We performed a retrospective analysis of the 2012 to 2016 Pediatric databases of the American College of Surgeons National Surgical Quality Improvement Program database. The primary outcome variable for our analysis was the incidence of 30-day mortality. Current Procedural Terminology codes with fewer than 25 occurrences were excluded.11
The following characteristics were considered: age, body weight, height, gender, American Society of Anesthesiologists (ASA) Physical Status classification, prematurity (fewer than 24, 24 to 36, and more than 36 weeks of gestation), type of procedure (elective vs. urgent surgery), preoperative respiratory disease (e.g., asthma, chronic lung or airway diseases, cystic fibrosis), preoperative oxygen supplementation, tracheostomy, liver and pancreatic diseases, diabetes, congenital heart disease, acute or chronic kidney disease, neurologic disease (e.g., mental retardation, cerebral palsy, central nervous system disease, intracerebral hemorrhage, seizure), immune disease, preoperative use of steroids, neoplasm, chemotherapy, preoperative inotropic support, preoperative mechanical ventilation, preoperative cardiopulmonary resuscitation, and preoperative transfusion (defined as transfusion of whole blood or erythrocytes during the 48 h before surgery).
Surgical type was categorized based on Current Procedural Terminology codes. Intrinsic surgical risk was determined by utilizing surgery Current Procedural Terminology codes with at least 25 occurrences in the sample (659 unique Current Procedural Terminology codes). Current Procedural Terminology risk quartiles were built utilizing the empirical 30-day mortality rates for each Current Procedural Terminology code and creating four groups of Current Procedural Terminology codes corresponding to increasing intrinsic surgical risk. The range for 30-day mortality rate for Current Procedural Terminology risk quartile 1 was 0%, risk quartile 2 was greater than 0% to less than 0.14%, risk quartile 3 was greater than or equal to 0.14% to less than 1.15%, and risk quartile 4 was greater than or equal to 1.15%. Current Procedural Terminology risk quartiles 1 and 2 comprised the low-risk procedure category, and quartiles 3 and 4 the high-risk procedures. The cut-offs of 30-day mortality rate to define the Current Procedural Terminology risk quartiles were determined by examining the distribution on the case level of mortality rates based on Current Procedural Terminology codes. Since the 30-day mortality rate in the National Surgical Quality Improvement Program database is very low, the four risk quartiles are not equal in size in terms of number of surgical cases.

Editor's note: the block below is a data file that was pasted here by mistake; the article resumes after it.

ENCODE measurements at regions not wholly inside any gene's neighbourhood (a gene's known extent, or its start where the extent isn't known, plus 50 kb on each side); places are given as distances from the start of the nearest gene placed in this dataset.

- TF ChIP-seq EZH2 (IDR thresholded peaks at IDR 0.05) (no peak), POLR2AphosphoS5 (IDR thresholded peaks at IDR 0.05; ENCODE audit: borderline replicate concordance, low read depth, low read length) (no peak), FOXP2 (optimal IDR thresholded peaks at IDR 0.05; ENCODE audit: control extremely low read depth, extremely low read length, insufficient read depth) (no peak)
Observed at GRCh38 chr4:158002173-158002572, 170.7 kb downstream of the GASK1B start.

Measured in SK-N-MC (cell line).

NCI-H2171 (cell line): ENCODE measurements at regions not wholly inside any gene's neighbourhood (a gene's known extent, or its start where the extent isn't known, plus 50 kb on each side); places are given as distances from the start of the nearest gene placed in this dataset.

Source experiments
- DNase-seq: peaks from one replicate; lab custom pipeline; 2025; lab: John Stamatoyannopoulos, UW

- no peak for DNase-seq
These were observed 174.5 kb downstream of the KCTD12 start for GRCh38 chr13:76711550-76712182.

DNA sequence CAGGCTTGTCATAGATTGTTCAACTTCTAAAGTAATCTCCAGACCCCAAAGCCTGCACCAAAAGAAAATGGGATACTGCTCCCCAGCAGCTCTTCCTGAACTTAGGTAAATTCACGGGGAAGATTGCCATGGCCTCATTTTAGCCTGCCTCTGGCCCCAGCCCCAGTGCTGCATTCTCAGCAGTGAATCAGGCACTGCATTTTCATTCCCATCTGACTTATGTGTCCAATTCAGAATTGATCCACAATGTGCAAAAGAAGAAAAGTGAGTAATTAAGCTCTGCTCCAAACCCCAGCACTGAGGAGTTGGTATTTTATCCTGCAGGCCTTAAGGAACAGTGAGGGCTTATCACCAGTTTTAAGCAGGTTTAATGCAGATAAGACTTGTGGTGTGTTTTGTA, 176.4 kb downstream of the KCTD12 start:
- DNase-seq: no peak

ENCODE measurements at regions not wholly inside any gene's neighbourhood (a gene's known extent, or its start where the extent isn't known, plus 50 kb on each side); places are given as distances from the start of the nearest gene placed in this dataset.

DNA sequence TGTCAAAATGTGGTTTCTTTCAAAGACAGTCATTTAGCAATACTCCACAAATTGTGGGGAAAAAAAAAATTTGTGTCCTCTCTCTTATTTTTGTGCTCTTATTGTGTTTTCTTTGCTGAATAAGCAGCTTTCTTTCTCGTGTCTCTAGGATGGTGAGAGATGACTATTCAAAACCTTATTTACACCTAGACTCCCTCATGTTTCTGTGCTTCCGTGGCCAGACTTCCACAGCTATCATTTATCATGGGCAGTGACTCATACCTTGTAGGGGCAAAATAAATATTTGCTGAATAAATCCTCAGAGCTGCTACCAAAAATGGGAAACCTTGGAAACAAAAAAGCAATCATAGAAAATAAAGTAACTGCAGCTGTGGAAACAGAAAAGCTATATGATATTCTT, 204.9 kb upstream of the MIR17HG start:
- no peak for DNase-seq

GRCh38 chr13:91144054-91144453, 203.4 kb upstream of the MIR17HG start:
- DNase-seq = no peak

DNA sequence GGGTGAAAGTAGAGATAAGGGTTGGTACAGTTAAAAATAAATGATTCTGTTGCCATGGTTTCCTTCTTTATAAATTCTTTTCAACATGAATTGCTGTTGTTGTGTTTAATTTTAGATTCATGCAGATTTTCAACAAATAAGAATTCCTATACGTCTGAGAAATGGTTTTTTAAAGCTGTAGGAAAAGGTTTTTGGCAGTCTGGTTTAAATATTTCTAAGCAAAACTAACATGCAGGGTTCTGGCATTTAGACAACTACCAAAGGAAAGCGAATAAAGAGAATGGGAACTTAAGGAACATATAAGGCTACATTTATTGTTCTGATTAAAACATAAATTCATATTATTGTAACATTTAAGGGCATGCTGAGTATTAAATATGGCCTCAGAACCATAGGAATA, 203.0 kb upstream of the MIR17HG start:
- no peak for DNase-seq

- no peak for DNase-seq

Comorbidity and case complexity data are presented as median and interquartile range and number and percentage for categorical data. Univariate statistical testing was done using Wilcoxon rank sum tests and chi-square tests, as appropriate. Multivariable logistic regression modeling building using stepwise backward elimination with removal criteria of P > 0.05 was applied to identify independent predictors of 30-day mortality and to develop a multivariable algorithm combining both patient comorbidities and intrinsic surgical risk to predict the risk of 30-day mortality.12
Patient comorbidities and intrinsic surgical risk were considered as predictors of 30-day mortality. Using the likelihood ratio test to assess significance, five variables were included in the final model: body weight (kg), ASA Physical Status classification, preoperative sepsis, preoperative inotropic support, and preoperative ventilator dependence (all within 24 h before surgery). For the risk algorithm, body weight was dichotomized to less than or greater than 5 kg, and ASA Physical Status classification was dichotomized to create a binary indicator of high ASA (ASA Physical Status III or higher). The dichotomization of continuous risk factors was based on clinical experience and the ability to provide high sensitivity and specificity for discrimination of cases with and without 30-day mortality.